Saturday, February 28, 2009

The Straight Skinny on Thin-Making Perfumes

Sali Oguri, who blogs on perfume and music at Pink Manhattan, has a new piece on about perfumes that make the wearer seem thinner.
Every now and then, we hear about some new “scientific”
discovery that a scent or formula was proven to make us
more attractive to the opposite sex.

Right now, the talk of perfumistaville is the Spicy Floral
perfume, often reported (even on AOL yesterday) that it
makes men think women are up to 12 lbs. lighter than they
really are.
Oguri puts the word scientific in scare quotes, but in fact there is evidence that a woman can make men think she weighs less by wearing a certain type of fragrance. The work was done by Alan Hirsch, a Chicago M.D. who runs a smell and taste clinic, holds several patents, and has written six books about smell.

Hirsch used a 5’9”, 245 pound woman as a model. On different days she wore one of three test scents as 50 men estimated her weight. Here’s how he describes the results:
Among the men tested, neither odor 1 (citrus floral) nor
odor 2 (sweet pea & lily of the valley) seemed to affect the
perception of weight. However, odor 3 (floral and spice)
significantly reduced the perception of the woman’s weight
by an average of 4.1 pounds. More remarkably, those men
who found the floral and spice odor to be pleasant perceived
the woman to be a full 12 pounds less than her actual weight.
Hirsch has filed for a patent based on the concept. In “Method of altering weight perception” (United States Patent Application 20040137086, July 15, 2004) his main claim is:
A method of modifying perception of body weight, comprising
the step of: administering to a person for inhalation an effective
amount of a composition comprising a hedonically positive
mixture of a floral odorant and a spice odorant, wherein the
person perceives the body weight to be about 5-10% less than
actual body weight.
What kinds of odors qualify as floral and spice?
Examples of floral odorants include jasmine, lilac, lily of the
valley, magnolia, rose, lavender, geranium, hyacinth, orange
blossom, apple blossom, carnation, and mixtures thereof.
Examples of spice odorants include cinnamon, ginger, cloves,
nutmeg, oriental spice, and mixtures thereof. In a preferred
embodiment, a mixed floral odorant and a mixed spice odorant
are employed.
So how does a smell alter a guy’s perception of a woman’s weight? Orguri speculates about the multisensory impressions produced by smell:
Perhaps the trick here is to keep the fragrance high-pitched,
just as light and airy instrumentation in music with harps
and flutes can make an audience visualize sprites.
I think she’s on the right track. Smell is linked to the other senses. For example, I’ve shown that people naturally relate smells to auditory pitch: some smells are matched to high notes, others to low notes. (You can download a copy here.) We casually speak about some smells being “light” and others “heavy.” It wouldn’t surprise me if the “weight” of a scent altered our estimate of another person’s body weight.


+ Q Perfume said...

I wonder if I can find a fragrance that makes me feel taller, since weight is not my concern but high is...:-)

Avery Gilbert said...

+ Q Perfume:

I don't know that there's a fragrance that can help you. Your best bet is to jump down the rabbit hole and have a bite of the cake that has "EAT ME" spelled out in currants.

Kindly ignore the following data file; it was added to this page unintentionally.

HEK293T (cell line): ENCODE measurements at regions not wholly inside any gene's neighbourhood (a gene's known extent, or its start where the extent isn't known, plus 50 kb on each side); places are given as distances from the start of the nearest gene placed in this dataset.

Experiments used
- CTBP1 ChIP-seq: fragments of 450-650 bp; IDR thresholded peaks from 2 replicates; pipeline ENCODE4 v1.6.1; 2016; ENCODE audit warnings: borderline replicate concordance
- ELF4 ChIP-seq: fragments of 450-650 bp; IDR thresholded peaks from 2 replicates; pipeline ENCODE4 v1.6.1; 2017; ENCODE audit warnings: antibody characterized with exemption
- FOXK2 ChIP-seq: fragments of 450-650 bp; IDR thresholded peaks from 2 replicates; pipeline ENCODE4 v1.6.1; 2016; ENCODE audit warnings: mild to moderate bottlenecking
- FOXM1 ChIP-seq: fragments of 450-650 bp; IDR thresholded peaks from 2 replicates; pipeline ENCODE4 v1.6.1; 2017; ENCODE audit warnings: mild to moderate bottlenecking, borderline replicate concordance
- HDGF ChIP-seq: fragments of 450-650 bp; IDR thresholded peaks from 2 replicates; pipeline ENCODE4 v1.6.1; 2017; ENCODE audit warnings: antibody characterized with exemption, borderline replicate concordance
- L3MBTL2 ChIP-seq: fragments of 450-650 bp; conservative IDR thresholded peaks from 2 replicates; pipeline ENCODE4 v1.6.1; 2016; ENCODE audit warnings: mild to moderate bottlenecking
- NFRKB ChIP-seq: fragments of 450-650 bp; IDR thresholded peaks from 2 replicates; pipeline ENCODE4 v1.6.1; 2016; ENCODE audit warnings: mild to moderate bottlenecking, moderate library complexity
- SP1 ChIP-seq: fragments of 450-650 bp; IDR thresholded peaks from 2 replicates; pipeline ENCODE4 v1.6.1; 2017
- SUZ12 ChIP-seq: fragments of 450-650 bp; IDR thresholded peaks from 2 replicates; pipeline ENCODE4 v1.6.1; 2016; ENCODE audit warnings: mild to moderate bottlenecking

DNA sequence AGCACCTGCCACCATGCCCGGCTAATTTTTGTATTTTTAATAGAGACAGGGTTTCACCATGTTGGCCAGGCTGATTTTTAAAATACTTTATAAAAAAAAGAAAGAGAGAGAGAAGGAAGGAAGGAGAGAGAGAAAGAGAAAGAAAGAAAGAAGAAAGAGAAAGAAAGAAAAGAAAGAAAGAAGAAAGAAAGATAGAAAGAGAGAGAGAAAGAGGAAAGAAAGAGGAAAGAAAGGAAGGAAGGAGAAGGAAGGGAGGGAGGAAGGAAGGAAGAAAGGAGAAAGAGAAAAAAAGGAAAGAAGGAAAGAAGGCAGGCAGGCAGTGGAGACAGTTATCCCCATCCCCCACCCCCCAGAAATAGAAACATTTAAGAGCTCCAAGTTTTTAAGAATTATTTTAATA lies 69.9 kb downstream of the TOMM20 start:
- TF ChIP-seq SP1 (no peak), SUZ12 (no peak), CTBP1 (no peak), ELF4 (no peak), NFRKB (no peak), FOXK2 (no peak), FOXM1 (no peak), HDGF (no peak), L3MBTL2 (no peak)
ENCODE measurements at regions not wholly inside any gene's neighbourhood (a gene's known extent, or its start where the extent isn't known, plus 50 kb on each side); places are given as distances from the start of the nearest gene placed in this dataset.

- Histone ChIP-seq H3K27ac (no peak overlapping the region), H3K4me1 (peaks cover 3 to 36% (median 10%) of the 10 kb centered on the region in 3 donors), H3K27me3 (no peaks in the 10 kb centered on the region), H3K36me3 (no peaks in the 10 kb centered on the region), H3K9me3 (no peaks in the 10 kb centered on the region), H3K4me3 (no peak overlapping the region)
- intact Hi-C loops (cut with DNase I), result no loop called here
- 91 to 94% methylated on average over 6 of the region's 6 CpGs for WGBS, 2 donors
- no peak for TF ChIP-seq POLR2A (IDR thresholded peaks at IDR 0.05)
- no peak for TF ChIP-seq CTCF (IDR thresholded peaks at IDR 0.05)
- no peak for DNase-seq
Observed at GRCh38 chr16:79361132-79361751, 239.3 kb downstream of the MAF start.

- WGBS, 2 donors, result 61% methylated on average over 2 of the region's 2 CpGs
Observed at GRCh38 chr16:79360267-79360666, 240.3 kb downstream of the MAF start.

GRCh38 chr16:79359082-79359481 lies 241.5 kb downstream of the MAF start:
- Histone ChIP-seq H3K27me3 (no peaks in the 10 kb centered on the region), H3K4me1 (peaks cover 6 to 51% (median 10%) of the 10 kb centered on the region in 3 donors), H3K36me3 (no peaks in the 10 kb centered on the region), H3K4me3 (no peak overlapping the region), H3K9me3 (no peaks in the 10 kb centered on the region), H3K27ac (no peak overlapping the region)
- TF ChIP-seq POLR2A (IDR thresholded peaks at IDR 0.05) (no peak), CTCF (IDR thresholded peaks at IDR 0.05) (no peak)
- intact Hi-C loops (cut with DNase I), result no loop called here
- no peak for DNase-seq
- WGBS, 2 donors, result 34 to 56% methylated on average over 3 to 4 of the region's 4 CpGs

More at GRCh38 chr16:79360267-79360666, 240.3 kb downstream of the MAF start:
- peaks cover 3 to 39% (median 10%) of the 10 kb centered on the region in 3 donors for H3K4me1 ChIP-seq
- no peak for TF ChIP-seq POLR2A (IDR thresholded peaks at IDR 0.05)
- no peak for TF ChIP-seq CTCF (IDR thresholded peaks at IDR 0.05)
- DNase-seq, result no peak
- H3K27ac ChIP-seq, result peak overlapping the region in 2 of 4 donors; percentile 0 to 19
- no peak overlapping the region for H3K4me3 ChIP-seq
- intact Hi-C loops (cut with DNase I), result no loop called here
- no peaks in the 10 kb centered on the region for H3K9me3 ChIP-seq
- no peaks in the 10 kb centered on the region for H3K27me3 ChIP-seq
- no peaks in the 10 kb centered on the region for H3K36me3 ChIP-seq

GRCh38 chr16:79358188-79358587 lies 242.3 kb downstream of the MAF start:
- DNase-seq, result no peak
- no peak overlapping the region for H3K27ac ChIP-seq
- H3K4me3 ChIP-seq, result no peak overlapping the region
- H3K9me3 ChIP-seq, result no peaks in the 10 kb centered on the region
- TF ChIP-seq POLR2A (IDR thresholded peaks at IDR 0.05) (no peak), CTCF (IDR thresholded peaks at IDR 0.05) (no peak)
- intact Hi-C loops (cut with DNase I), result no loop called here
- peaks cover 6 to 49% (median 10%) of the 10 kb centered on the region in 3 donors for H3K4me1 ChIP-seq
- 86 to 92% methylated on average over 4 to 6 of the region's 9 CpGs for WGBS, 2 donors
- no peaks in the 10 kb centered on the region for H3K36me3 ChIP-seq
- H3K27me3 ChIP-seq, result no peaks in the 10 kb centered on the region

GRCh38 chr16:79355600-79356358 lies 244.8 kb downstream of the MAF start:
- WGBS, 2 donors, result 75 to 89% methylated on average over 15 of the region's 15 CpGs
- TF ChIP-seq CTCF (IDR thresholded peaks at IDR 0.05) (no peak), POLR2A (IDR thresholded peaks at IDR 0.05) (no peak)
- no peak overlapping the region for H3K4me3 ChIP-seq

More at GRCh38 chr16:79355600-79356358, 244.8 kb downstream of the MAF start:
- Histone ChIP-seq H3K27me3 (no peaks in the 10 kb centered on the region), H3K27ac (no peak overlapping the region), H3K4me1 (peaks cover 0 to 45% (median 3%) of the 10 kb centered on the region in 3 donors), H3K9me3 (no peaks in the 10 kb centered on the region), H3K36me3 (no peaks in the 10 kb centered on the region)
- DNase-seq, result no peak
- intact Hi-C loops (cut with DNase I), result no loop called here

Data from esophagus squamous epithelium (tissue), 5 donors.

Sali Oguri said...

I'm glad I was right about something - my music lessons are finally paying off! This was an informative post - it's good to see a definitive list of notes described as "spicy floral". I didn't know all those white florals I love are considered spicy. I'd like to quote that from you when I write Part 2 on this subject someday. Btw, I said "science" because I realized that men in my reality are not usually good judges of women's body weight. I'd love to get more details on how the experiment was conducted to get a better understanding (were they given multiple choice or did they come out with figures independently?). I appreciate that Dr. Hirsch concludes saying his hypothesis may be true, leaving it open to further investigation.

Avery Gilbert said...


My read of Hirsch's experiment is that the male observers gave their own estimates of the scented lady's weight.

You may be right that men aren't particularly good at this--but the key thing is that the spicy floral scent made them give lower estimates. You may have discovered a paradox here: what if the scent works because men are poor estimators? If they were better at guessing a woman's weight, or more certain about their guesses, the scent might not have as much impact on their perceptions.

Sali Oguri said...

Dr. Gilbert,

Thank you for your kind reply. The estimates were based on averages, yes? If so, I would love to know what the range of estimates were in all of the groups. It's likely irrelevant info to most people, but to perfume lovers, we want all those fun little details. Re: men guessing women's weight - honestly, I don't think I could quite accurately guess anyone's weight beyond a certain weight (one closer to mine, maybe). Many thanks again, and I'll let you know when I write a cross-post.

Sali Oguri said...

Dr. Gilbert,

Please feel free to comment on my newest post at The Examiner: Spicy Florals Part 2: The science of smelling 12 lbs. thinner

Thank you!

Olfacta said...

I'm not sure any man would be able to accurately guess at a woman's weight, since no woman has ever told any man (with the possible exception of her anesthesiologist) what she really weighs!